Revolutions: Blondie's Parallel Lines
2006 INDUCTEES BLONDIE'S ALBUM PARALLEL LINES USHERED IN THE FUTURE OF POP MUSIC.
Released 40 years ago, the record fused the band's diverse musical inspirations with airtight arrangements. The New York City sextet—helmed by vocalist Debbie Harry, guitarist Chris Stein and drummer Clem Burke—pushed for perfection with producer Mike Chapman. Dive inside the album's impact on release and now in our latest Klipsch Audio Revolutions episode.
The story begins
Released in 1978, Blondie's Parallel Lines ushered in the future of pop music.
The New York City sextet—helmed by vocalist Debbie Harry, guitarist Chris Stein and drummer Clem Burke—shared songwriting duties.
To harness these diverse inspirations, Blondie worked with producer Mike Chapman. The glam rock scene veteran pushed for perfection; band members often did multiple takes of parts.
Although Chapman's approach created tension—Harry especially was emotional during recording—his direction was on the mark.
Parallel Lines boasts airtight arrangements and hi-tech flourishes, such as a Roland drum machine on "Heart of Glass."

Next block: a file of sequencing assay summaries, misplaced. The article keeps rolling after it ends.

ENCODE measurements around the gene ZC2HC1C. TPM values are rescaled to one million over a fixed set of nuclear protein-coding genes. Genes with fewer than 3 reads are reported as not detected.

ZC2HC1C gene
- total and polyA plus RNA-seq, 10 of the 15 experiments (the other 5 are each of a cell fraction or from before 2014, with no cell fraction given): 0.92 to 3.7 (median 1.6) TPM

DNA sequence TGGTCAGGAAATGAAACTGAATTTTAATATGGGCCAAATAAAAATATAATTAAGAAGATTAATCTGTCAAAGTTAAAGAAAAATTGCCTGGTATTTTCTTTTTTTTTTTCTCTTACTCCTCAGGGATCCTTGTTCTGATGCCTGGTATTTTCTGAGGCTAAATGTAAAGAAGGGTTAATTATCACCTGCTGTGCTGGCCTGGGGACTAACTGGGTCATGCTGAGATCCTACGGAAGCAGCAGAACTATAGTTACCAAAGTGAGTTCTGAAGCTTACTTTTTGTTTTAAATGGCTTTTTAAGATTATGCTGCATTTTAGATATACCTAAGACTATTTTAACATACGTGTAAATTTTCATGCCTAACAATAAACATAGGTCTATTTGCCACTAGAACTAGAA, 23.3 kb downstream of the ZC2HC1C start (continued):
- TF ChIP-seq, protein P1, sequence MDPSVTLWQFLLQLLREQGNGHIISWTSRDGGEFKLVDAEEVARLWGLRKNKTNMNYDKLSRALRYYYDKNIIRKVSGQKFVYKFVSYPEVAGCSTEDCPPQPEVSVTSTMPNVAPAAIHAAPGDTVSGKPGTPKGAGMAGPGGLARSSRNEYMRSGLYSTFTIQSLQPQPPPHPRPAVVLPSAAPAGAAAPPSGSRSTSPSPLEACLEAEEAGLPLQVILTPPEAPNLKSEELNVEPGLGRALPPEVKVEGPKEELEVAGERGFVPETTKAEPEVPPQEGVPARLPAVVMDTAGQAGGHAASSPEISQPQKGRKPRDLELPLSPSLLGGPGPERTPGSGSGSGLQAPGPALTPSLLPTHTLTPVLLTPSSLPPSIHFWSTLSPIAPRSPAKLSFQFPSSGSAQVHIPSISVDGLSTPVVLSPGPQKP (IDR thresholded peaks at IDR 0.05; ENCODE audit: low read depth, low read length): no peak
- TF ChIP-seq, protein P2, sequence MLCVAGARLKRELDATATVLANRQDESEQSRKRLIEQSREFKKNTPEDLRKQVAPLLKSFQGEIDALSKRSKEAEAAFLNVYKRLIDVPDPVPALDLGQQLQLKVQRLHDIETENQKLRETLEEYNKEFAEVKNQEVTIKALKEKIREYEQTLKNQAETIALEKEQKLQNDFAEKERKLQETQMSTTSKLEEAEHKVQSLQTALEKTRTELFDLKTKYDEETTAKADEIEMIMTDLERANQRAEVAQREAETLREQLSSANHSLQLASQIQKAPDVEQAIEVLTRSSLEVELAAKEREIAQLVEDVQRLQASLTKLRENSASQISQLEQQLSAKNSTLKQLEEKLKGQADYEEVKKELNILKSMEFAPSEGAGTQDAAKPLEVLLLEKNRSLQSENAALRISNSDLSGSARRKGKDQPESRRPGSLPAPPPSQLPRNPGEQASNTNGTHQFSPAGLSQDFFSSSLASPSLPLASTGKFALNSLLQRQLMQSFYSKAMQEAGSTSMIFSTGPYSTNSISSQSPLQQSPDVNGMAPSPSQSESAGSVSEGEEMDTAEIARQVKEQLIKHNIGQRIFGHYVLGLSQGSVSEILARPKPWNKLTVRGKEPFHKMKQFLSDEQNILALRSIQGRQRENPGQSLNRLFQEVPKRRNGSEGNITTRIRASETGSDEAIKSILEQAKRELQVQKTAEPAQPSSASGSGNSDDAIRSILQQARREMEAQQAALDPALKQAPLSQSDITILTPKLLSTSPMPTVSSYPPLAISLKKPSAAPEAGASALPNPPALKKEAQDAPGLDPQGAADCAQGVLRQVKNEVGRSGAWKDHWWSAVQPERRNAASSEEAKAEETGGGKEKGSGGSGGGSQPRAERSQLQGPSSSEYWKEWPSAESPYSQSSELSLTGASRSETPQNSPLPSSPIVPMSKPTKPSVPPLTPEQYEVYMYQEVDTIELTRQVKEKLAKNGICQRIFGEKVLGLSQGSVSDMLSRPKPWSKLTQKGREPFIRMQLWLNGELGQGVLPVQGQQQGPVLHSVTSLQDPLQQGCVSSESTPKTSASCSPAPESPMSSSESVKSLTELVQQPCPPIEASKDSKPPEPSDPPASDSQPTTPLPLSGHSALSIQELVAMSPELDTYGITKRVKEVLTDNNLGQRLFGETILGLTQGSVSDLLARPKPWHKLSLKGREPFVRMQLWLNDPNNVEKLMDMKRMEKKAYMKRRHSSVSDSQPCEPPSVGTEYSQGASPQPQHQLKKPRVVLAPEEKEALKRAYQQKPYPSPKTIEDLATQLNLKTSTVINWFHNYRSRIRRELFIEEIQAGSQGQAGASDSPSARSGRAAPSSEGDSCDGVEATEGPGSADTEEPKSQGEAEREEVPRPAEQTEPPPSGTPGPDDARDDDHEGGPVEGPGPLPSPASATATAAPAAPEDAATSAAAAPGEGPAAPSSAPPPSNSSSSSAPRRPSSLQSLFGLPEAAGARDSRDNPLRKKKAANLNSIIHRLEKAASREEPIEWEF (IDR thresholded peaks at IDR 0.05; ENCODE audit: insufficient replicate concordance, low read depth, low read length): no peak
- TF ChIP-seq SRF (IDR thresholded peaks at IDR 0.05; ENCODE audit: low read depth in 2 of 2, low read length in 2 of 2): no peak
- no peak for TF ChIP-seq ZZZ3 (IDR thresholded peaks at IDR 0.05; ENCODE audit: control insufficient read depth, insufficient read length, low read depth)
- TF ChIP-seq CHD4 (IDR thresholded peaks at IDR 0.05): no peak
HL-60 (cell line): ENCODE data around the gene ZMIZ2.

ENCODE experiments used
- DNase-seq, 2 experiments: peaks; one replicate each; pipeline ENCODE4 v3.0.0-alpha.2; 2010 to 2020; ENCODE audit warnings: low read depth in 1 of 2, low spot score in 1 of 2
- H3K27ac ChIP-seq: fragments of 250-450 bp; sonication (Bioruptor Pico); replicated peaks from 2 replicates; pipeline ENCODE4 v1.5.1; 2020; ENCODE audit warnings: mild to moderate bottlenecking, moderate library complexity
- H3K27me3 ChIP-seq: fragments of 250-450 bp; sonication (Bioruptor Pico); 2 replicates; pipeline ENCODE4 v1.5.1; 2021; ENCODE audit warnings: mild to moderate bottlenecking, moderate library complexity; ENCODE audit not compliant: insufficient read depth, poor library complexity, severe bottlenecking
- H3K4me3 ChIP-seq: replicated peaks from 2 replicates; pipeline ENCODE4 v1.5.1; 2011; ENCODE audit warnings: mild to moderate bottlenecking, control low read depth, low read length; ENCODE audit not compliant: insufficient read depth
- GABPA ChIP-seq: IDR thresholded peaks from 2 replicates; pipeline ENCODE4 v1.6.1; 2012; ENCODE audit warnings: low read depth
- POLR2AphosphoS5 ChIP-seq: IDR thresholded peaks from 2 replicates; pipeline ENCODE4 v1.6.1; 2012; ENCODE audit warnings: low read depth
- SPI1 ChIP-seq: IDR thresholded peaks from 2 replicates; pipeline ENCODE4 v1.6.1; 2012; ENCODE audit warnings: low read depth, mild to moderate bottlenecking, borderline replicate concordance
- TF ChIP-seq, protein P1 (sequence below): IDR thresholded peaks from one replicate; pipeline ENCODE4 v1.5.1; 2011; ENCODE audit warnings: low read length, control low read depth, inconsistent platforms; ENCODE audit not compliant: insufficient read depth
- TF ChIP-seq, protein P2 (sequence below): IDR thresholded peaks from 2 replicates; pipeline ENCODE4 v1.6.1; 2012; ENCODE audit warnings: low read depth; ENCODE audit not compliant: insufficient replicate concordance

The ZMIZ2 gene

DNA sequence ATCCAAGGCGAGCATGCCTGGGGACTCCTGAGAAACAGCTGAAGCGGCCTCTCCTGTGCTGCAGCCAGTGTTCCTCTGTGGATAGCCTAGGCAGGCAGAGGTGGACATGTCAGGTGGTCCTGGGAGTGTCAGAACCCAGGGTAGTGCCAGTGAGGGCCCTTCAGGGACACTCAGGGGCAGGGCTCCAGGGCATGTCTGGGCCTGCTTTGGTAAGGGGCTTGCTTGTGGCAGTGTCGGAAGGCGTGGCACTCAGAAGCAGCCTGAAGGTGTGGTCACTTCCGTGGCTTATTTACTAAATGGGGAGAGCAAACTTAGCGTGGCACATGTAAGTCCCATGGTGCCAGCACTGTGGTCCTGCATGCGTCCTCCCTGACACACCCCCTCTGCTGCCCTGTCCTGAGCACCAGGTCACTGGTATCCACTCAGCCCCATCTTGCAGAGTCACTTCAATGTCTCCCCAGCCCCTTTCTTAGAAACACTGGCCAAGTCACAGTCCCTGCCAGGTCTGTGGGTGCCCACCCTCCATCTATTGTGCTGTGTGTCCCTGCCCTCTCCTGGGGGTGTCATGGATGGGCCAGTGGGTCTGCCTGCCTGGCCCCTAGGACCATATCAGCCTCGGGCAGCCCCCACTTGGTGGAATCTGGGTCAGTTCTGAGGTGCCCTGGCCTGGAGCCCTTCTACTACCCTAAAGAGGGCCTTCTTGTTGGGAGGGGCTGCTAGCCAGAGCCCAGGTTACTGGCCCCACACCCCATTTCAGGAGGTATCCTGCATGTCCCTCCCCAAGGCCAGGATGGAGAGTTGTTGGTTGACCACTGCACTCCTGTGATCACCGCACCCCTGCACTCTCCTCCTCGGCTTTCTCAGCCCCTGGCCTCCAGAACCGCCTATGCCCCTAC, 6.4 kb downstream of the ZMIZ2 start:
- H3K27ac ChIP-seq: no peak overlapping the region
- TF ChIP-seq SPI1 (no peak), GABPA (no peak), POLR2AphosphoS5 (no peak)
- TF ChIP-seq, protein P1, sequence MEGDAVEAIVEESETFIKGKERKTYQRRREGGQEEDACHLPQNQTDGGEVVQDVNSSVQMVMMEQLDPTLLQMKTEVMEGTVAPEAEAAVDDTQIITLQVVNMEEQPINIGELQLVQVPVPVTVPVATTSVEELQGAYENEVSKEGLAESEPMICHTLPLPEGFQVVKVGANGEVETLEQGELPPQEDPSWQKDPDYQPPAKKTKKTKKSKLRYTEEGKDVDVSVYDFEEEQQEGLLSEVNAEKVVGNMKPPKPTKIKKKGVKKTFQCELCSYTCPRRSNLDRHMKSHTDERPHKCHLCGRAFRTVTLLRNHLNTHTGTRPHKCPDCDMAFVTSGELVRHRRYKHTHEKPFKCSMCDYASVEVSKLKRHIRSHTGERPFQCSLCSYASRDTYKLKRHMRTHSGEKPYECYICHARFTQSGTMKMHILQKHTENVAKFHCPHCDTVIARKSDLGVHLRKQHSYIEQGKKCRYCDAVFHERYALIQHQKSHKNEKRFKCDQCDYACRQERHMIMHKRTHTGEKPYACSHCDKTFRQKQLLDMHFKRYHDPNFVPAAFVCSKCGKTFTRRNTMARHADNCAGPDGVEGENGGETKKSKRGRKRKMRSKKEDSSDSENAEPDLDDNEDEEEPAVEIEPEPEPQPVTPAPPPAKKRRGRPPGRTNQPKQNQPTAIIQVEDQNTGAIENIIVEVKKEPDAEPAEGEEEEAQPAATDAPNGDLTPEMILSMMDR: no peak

The story continues
The album kicks off with the sound of a phone ringing—signaling the organ-fueled rave-up "Hanging on the Telephone," originally by power-pop band the Nerves.
"Fade Away and Radiate" has a zero-gravity vibe—a slow-motion tempo, sci-fi keyboards, and prog rock guitar contortions from guest Robert Fripp.
In contrast, "Sunday Girl" is a sugary pop trifle with crisp handclaps and airy keyboards—and "Pretty Baby" updates lush '60s tones for the new wave set.
Despite its sleek sheen, Parallel Lines doesn't ignore Blondie's gritty CBGB roots.
The jittery "Will Anything Happen" fuses girl-group harmonies and jagged guitar riffs, and "I'm Gonna Love You Too" is an electric surf-punk pogo.
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